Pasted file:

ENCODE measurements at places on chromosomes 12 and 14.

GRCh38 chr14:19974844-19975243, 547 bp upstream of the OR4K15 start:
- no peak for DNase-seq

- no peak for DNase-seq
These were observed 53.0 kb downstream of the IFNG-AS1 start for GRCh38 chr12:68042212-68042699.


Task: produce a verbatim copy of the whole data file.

ENCODE measurements at places on chromosomes 12 and 14.

GRCh38 chr14:19974844-19975243, 547 bp upstream of the OR4K15 start:
- no peak for DNase-seq

- no peak for DNase-seq
These were observed 53.0 kb downstream of the IFNG-AS1 start for GRCh38 chr12:68042212-68042699.